Quiet Sheba

Volume III

by Elizabeth Clayton



Book Details

Language : English
Publication Date : 12/30/2015

Format : Softcover
Dimensions : 8.5x8.5
Page Count : 246
ISBN : 9781490768434

About the Book

“Three” is a numerical symbol used throughout literature, especially Holy Scripture, to signify completion, the full whole, the circle joined. In Volume III of Quiet Sheba, the final volume of the trilogy, I have, again, my lamentations, with their similar subjects and themes as different and repeated vehicles of carriage for thought, finishing the construct provided by work already known to my readers. There are death- and triumph, joy beside heavy sorrow, but, more, the very purposed movement within experience, carrying toward a conclusion, that of one’s own place, again, at table. We do conclude, as we began, at table, but with more cautious steps and thoughtful strategies; and continuing, beauty remains, for many, for me, the antidote to sorrow, with illness and bitter acceptance, full, still, often. The valediction then, is thoughtful: for morning, it remains, sunrise; for evening it falls gently as twilight. But whether a passage in nature, or the appearing of a memory- a hymn or prayer of any of many methods of closure – these verses finally conclude, a coming back to table, to the feast of life, for we come to know that there is no antidote to truth, and ours, now, is the only life we can objectively know; when living is no longer a reality, it is not. As Stephen Crane’s desert beast states, while eating its own heart, crying “bitter, bitter” – we, as the beast, embrace, take into ourselves – eat, drink, - all – for it is the only one we have, and “we love it” – if to the side, to use the French poet, Verlaine’s poignant – strikingly powerful – closing words describing the falling seasonal ambiance of the year: “Et je pleure” – (And I weep) – the fullest source of working truth, reason, giving up the response – poetic – beautiful or no: “And I weep.” In life, we are not wise, but willful, yet in the holistic view, we live our most sentiment lying over reason, it very now hurting, but with that arrangement with which we look, always, to find the grail, the feast, the peace.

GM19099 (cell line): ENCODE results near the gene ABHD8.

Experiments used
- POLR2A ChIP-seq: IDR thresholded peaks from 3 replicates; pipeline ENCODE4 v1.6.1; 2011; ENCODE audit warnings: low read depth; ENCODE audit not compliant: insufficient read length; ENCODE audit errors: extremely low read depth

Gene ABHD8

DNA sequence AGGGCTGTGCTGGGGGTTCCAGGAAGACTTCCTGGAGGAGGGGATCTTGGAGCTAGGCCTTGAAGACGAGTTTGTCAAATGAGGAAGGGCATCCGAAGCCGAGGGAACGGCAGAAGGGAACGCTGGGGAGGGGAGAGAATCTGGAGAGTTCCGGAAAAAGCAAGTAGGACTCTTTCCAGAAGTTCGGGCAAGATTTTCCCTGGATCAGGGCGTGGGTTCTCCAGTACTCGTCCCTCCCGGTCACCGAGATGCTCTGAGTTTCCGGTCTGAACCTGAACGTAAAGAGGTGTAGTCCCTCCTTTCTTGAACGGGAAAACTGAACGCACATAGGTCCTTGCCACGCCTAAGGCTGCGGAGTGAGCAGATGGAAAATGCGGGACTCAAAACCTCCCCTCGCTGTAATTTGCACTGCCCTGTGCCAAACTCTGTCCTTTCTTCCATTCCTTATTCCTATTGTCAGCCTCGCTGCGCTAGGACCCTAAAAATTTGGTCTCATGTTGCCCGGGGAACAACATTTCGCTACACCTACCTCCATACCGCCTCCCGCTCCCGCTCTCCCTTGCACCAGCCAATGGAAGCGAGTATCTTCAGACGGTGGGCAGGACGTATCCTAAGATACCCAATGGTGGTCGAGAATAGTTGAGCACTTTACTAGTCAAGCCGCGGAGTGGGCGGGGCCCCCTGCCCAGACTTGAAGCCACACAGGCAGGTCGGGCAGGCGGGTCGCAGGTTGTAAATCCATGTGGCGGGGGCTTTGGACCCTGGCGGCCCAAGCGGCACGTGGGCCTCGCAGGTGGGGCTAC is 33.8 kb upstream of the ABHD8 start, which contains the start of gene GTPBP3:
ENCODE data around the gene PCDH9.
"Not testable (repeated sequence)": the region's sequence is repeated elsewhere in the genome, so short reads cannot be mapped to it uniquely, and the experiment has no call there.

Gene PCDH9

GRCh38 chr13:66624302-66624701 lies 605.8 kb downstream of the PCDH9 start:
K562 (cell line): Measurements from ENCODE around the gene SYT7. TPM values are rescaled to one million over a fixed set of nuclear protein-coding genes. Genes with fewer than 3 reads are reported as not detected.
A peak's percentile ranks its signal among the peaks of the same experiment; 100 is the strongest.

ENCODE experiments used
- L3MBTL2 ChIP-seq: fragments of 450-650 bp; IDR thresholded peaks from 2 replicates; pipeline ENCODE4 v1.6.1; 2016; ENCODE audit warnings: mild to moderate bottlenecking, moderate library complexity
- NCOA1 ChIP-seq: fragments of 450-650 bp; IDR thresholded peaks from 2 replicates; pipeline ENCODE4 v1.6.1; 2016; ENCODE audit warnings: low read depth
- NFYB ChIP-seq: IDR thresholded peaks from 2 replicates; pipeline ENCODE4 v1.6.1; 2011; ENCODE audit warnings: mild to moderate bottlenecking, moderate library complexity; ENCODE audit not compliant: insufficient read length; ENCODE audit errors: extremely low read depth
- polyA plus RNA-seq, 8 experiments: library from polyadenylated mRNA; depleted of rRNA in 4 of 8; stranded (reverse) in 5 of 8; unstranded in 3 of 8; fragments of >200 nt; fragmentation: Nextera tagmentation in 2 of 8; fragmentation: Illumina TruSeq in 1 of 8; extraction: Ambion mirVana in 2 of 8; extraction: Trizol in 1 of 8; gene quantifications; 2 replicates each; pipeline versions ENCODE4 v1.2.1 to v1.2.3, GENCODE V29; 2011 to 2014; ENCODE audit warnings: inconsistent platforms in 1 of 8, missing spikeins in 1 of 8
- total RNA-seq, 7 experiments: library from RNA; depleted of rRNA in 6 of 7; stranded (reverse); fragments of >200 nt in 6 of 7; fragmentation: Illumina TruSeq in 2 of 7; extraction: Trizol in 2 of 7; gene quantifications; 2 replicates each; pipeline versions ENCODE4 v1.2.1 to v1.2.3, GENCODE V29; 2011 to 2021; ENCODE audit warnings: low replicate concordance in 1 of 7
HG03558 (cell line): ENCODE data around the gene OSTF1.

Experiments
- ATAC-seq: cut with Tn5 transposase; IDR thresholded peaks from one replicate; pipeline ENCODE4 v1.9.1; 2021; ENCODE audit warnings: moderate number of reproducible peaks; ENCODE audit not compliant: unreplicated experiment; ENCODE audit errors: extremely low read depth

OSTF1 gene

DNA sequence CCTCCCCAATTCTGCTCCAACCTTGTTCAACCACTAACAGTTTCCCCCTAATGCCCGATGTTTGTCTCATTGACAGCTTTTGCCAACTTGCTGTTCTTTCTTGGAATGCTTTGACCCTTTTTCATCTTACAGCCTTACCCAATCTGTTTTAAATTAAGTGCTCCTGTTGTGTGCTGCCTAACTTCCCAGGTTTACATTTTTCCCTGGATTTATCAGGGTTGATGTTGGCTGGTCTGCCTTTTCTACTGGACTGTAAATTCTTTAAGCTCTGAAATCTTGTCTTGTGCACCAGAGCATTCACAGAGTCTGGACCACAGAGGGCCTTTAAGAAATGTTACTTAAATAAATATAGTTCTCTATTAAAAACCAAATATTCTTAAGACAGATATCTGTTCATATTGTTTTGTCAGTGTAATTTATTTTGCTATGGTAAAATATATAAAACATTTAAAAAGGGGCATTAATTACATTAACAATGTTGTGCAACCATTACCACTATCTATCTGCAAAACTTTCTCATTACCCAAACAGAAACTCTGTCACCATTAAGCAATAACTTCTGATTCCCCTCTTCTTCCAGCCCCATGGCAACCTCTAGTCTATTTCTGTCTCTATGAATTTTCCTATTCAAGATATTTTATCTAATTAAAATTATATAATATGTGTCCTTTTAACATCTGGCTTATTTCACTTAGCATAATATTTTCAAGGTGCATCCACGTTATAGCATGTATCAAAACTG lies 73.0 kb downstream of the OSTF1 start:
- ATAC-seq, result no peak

About the Author

Elizabeth Clayton began teaching at the age of twenty at the University of Southern Mississippi. Presently retired, she is spending her days reviewing and preparing her works for publication. Clayton has published ten to thirteen works (primarily poetry) since the release of her autobiography in 2007, which chronicles her struggles with Bipolar Disorder. In November, 2012, she was inducted into the Literary Hall of Fame, Sigma Kappa Delta, and nominated for the Eric Hoffer award by her publisher in early spring, 2013. She is also featured in the summer, 2013 quarter of Forward magazine, and her work, Scarlet Flow, was shown in the World Book fair, in London, England in early 2013. Additionally, on January 5, and February 9, 2014, she was featured in the New York Times “New Voices, New Perspectives” segment; her most recent work, Quiet Sheba, was published by Trafffod in September, 2014. In the spring of 2015, Elizabeth received the Golden Seal of Excellence award by her publisher, Trafford, for the work, Scarlet Flow.